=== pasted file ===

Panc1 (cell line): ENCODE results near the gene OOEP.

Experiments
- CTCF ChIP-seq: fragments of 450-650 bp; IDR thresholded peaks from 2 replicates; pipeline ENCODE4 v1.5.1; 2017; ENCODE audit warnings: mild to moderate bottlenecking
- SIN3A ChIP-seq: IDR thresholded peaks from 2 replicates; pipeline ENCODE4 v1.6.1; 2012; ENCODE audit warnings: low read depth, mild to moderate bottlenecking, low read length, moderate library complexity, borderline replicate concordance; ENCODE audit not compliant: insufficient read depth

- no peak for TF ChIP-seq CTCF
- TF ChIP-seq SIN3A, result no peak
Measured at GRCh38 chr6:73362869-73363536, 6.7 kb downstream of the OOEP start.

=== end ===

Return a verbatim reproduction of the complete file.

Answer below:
Panc1 (cell line): ENCODE results near the gene OOEP.

Experiments
- CTCF ChIP-seq: fragments of 450-650 bp; IDR thresholded peaks from 2 replicates; pipeline ENCODE4 v1.5.1; 2017; ENCODE audit warnings: mild to moderate bottlenecking
- SIN3A ChIP-seq: IDR thresholded peaks from 2 replicates; pipeline ENCODE4 v1.6.1; 2012; ENCODE audit warnings: low read depth, mild to moderate bottlenecking, low read length, moderate library complexity, borderline replicate concordance; ENCODE audit not compliant: insufficient read depth

- no peak for TF ChIP-seq CTCF
- TF ChIP-seq SIN3A, result no peak
Measured at GRCh38 chr6:73362869-73363536, 6.7 kb downstream of the OOEP start.